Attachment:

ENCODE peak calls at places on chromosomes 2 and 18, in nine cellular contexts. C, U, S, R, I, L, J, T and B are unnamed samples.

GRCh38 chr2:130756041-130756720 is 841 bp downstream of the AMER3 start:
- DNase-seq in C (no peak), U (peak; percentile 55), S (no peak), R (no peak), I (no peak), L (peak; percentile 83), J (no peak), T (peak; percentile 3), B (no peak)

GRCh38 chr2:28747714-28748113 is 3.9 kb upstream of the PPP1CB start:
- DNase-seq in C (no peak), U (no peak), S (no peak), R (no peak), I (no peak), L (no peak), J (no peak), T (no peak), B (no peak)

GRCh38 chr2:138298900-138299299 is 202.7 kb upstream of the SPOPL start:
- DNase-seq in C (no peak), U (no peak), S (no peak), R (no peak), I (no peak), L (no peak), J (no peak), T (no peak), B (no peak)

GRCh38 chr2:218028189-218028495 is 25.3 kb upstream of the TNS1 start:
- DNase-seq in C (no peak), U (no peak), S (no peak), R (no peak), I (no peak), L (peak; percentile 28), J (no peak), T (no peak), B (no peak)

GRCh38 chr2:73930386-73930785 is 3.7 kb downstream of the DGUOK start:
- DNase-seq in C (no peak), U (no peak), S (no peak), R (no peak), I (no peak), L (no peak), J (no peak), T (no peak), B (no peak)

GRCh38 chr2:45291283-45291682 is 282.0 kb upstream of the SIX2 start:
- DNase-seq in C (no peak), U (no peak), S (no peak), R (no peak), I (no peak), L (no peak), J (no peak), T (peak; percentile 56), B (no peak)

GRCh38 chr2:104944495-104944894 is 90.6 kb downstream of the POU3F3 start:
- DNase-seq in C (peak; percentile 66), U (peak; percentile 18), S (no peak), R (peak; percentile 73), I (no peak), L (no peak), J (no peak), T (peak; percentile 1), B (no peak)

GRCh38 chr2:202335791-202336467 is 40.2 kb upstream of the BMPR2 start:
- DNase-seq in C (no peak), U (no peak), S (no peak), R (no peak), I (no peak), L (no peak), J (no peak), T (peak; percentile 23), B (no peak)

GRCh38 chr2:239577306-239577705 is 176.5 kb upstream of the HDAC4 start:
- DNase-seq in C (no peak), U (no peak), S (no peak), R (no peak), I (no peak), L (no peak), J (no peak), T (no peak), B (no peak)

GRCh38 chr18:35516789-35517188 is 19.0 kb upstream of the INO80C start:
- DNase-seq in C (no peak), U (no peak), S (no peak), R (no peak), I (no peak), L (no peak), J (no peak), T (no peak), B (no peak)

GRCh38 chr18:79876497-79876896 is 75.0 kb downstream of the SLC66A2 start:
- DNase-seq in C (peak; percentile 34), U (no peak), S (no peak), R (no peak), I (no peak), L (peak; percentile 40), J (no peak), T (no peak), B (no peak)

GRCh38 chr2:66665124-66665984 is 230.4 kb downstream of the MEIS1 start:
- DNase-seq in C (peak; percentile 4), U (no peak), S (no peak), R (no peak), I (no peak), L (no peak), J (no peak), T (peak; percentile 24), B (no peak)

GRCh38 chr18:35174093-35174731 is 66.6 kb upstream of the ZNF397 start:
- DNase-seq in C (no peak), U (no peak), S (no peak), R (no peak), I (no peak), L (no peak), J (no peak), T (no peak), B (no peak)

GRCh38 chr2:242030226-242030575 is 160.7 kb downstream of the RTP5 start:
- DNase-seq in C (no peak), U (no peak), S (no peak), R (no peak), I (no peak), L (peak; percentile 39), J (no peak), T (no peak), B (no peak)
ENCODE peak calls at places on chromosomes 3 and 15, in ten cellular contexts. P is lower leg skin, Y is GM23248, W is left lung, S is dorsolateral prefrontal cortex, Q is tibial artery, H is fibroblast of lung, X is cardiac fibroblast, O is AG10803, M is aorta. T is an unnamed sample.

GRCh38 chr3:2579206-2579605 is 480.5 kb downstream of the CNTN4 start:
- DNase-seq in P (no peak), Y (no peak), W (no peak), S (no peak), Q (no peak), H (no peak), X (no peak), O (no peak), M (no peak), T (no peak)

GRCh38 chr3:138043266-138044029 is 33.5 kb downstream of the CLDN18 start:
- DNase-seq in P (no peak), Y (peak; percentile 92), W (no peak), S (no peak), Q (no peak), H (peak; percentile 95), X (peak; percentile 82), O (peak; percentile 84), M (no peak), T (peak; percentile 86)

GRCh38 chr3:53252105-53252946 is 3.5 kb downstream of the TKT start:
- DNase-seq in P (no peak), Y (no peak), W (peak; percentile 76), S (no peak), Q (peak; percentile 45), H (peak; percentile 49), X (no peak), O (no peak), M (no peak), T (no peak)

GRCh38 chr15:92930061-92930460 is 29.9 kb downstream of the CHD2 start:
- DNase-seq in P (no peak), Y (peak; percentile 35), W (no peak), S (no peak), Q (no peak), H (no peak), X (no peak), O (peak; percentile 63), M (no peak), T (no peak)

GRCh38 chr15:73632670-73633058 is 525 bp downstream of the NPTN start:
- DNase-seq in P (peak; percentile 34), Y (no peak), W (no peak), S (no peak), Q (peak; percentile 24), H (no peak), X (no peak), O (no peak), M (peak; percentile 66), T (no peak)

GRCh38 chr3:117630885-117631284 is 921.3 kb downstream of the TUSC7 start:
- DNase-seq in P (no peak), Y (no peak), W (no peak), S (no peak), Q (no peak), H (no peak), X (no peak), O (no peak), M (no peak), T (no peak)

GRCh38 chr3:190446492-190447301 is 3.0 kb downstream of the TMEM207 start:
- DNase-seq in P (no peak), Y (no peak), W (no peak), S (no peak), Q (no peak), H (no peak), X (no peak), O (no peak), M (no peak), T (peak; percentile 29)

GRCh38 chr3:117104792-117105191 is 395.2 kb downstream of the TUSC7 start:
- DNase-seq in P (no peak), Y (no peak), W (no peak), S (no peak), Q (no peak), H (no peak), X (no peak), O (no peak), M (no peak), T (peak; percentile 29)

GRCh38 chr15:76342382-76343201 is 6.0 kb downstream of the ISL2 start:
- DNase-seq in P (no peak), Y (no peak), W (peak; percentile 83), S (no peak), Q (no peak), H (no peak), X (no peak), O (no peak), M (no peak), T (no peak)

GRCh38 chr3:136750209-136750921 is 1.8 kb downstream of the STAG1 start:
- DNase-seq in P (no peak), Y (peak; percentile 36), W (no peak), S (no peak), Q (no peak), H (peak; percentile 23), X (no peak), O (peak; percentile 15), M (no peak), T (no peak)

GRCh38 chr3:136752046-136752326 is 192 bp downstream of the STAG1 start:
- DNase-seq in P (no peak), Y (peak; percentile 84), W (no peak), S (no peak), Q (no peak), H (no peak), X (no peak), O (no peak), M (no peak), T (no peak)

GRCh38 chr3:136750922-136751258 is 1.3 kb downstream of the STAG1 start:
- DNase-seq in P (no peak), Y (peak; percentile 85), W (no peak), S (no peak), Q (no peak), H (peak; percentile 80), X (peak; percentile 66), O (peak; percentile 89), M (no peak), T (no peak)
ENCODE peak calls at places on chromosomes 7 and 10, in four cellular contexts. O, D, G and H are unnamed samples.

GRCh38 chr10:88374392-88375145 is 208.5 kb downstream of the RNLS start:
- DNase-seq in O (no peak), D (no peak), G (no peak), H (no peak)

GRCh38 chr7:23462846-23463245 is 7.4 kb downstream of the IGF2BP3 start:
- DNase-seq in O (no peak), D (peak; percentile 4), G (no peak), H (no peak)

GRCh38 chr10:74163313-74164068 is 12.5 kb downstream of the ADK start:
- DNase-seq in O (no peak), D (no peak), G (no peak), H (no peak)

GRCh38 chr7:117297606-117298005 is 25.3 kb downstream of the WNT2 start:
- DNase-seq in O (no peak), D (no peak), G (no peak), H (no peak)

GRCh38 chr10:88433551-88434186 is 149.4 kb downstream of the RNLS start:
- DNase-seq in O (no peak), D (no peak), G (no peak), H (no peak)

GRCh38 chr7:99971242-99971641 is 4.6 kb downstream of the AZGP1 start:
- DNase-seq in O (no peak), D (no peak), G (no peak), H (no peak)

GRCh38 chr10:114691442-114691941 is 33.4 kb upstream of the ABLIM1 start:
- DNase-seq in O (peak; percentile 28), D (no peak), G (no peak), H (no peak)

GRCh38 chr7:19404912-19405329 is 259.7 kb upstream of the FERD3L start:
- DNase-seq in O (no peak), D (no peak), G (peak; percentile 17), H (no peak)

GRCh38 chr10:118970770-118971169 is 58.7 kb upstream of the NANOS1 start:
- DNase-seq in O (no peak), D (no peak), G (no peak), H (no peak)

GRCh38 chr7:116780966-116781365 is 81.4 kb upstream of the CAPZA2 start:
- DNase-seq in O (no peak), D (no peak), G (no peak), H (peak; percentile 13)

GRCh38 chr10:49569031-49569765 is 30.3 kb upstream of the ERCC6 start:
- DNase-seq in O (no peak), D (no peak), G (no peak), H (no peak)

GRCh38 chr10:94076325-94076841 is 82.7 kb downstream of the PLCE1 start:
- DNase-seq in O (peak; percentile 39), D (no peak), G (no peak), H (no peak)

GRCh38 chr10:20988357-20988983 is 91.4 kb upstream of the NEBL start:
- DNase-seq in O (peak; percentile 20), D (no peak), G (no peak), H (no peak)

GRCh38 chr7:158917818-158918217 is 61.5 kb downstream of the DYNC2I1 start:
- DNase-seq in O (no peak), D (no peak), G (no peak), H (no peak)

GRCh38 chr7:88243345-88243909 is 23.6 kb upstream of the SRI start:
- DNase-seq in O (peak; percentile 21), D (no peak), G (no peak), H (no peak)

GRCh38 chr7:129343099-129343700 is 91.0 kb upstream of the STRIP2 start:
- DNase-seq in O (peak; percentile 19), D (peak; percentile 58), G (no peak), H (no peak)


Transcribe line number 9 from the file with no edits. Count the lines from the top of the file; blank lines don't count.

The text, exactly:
- DNase-seq in C (no peak), U (no peak), S (no peak), R (no peak), I (no peak), L (peak; percentile 28), J (no peak), T (no peak), B (no peak)